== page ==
Another newcomer to the Open Studio Tour, Darl Gnau runs the Charmed Life Studio on Harford Road, a new space that opened about a year ago. “I think people want to visit artists studios to witness a working environment, to gain some insight into processes,” says Gnau.

“I am up for anything that brings the art community together, or brings the public in to appreciate the artists on showcase,” he says. “I am looking forward to seeing new faces and honestly putting our space on the map.” Currently on display at Charmed Life is a group show of artists “mashing together Star Wars and horror themes for the Halloween season.” According to Gnau, Charmed Life is a “clean and eclectic environment, with great folks and a good vibe.”

Lania D’Agostino

Lania D’Agostino keeps a large studio space in Federal Hill across the street from School 33. She is another longtime participant, with approximately sixteen years under her belt. According to D’Agostino, “My studio can be a little overwhelming on the first visit, which is why I get many people returning year after year to experience the studio and the art.”

Her studio is located on the second floor of a warehouse and she sets the tone for the visit when you walk up the stairs. “As you walk up, you are surrounded by a huge collection of mannequins,” she says. “They are used as parts for my museum figure business. Off to the right, I have a workshop where I do life-casting and sculpting. I have several projects going on so there are sculptures and castings in all phases. As you walk back beyond the mannequins—which are intermixed with several different styles of museum figures—there is my painting studio. The walls and floor are overflowing with paintings.”

D’Agostino is currently working on a museum project with LucasFilms, building custom Star Wars mannequins, as well as her own sculpture project, which involves thirteen female models. In her painting studio, there are approximately seventy paintings from several different series.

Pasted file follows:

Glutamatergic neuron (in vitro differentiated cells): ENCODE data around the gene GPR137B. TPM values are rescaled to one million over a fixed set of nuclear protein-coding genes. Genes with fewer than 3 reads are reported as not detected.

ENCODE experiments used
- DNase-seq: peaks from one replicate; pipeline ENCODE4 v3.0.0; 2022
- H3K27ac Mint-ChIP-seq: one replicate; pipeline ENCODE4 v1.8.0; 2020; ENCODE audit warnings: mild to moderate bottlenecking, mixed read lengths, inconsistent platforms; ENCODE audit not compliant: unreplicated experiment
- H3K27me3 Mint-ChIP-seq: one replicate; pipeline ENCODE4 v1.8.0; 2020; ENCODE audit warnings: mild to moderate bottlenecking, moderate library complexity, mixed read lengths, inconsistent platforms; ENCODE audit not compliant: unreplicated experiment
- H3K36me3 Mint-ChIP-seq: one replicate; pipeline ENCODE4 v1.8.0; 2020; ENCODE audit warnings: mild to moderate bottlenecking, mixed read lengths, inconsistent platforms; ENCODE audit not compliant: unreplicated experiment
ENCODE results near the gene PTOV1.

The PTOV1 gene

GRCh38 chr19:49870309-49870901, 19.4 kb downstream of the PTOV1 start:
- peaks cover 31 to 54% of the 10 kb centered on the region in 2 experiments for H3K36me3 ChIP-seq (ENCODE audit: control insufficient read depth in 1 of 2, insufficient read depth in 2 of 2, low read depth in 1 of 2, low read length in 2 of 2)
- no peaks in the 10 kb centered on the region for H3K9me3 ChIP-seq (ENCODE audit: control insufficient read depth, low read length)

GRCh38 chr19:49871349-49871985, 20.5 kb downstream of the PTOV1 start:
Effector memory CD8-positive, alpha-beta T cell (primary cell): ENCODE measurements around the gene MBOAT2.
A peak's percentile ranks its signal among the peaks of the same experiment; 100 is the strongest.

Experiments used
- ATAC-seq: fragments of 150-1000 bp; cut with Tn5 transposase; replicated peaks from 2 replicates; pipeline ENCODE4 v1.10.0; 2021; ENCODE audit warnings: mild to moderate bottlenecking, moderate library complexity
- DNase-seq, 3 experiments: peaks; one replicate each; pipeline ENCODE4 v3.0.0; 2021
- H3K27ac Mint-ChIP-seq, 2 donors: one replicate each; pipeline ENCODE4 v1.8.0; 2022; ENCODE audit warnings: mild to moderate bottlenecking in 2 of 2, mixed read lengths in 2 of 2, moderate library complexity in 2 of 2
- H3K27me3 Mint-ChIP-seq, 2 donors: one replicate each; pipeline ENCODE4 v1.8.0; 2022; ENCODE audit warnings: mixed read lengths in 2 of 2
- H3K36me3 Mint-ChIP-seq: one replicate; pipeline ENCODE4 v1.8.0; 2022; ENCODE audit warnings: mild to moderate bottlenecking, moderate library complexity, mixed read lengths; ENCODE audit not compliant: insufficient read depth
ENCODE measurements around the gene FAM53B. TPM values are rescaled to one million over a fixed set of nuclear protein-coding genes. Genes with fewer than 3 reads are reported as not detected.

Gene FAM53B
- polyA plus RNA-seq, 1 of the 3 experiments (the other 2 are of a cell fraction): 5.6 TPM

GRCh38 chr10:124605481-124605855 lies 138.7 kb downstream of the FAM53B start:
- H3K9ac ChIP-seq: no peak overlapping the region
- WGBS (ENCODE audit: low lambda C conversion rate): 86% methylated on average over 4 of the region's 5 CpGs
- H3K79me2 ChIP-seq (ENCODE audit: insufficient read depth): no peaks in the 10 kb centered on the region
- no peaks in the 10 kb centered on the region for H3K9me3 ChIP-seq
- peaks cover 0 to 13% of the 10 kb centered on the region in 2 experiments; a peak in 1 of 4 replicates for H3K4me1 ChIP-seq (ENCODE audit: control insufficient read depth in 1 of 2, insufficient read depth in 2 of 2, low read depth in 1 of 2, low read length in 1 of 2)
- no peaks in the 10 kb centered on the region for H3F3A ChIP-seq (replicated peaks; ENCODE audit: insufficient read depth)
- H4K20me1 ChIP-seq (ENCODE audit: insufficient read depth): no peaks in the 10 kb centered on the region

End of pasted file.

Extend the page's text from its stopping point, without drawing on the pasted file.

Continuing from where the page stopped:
She enjoys this event “because, as an artist, I spend most of my time secluded in my studio working and by having it open to the public for one day is a great way to share my art and what my process is. It’s a great way to meet people and exchange ideas. I’ve met collectors that have never seen my work, other artists, people with great questions, and wonderfully curious children. I usually supply drawing materials for the excited and inspired ones.”

Studio Tour visitors who visit her studio, as well as many others on the School 33 map, will get the sense of “a real working studio,” says D’Agostino. “There’s a lot to see and experience and you will definitely walk away with something to ponder and a little dust to brush off.”

Whether you plan to visit all the artist studios on the map, or just a few, plan your School 33 Open Studio Tour itinerary at School 33’s online site.

To read the original article on the Urbanite Website, click here.